Erich Seligmann Fromm (March 23, 1900 – March 18, 1980) was a German social psychologist, psychoanalyst, sociologist, humanistic philosopher, and democratic socialist. He was a German Jew who fled the Nazi regime and settled in the US. He was one of the founders of The William Alanson White Institute of Psychiatry, Psychoanalysis and Psychology in New York City and was associated with the Frankfurt School of critical theory.
For all the movies and songs about love, most of us fail to love well. Social philosopher and psychoanalyst Erich Fromm (1900-1980) argues that, since love is a basic human need and we cannot remove the longing for it even if we wished to, we would do well to discover the damaging assumptions beneath our failures to love, learn what love really involves, and begin to practice the art of loving. Love is an evergreen subject, and though originally published in 1956, Fromm’s essay retains its incisiveness.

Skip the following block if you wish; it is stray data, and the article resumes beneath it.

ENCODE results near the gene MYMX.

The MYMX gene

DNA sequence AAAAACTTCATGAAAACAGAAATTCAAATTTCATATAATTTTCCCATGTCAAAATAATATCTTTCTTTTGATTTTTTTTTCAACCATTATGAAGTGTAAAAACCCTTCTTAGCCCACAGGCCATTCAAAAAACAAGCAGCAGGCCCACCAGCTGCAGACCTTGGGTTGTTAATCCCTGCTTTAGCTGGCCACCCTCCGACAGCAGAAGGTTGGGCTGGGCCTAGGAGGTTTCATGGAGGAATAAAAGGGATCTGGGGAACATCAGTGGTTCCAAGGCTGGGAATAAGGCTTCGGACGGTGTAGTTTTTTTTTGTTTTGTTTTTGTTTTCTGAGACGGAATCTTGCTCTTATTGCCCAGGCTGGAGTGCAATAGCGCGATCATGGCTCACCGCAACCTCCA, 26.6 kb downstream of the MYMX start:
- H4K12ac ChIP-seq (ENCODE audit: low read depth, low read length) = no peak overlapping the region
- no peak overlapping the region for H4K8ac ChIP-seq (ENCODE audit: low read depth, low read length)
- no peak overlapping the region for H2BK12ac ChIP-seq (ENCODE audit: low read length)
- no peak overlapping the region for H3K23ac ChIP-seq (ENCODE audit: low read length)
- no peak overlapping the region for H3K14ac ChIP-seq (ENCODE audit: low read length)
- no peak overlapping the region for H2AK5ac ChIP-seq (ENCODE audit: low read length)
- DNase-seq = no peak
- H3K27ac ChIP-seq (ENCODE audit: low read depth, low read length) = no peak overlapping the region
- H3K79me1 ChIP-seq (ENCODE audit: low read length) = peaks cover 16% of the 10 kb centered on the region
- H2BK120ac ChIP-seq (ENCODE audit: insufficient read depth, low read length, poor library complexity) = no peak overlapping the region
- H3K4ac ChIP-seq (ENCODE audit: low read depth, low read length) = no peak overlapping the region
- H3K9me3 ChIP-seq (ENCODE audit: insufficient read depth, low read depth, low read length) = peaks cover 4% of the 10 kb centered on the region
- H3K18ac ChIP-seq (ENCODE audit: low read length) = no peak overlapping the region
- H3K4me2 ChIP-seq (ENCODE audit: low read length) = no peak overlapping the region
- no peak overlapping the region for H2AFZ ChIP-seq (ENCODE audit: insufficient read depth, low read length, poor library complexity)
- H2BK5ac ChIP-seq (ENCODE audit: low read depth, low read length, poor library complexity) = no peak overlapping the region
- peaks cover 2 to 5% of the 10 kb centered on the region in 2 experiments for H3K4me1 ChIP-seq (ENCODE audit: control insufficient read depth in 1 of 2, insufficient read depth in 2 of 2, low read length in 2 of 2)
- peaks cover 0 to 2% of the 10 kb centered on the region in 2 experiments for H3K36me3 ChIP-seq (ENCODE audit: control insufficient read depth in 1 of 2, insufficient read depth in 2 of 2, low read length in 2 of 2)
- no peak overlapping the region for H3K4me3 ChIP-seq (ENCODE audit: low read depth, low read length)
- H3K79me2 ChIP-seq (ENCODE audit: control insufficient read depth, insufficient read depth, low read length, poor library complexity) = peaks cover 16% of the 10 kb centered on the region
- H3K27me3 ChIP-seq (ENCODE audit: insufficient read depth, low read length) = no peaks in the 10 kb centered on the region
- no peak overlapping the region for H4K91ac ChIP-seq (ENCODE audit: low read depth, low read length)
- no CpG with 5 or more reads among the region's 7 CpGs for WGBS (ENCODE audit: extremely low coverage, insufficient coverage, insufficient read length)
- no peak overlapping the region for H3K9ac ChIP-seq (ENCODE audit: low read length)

Escape from Freedom by New York Times-bestselling author and renowned psychoanalyst Erich Fromm untangles the unconscious forces that move humanity’s quest for freedom, as well as our rejection of it. Published in the midst of the Second World War, the book explains why we toggle between maintaining democracy and reverting to totalitarianism. Briefly put, Fromm’s work is founded on a common-sense premise: the notion that often what people believe their motives to be differs from the motives that actually drive their behavior. By looking closely into the hidden psychological motives of people like Luther, Calvin, Hitler, and their contemporaries, he reveals the architecture of freedom during the last half of the second millennium.
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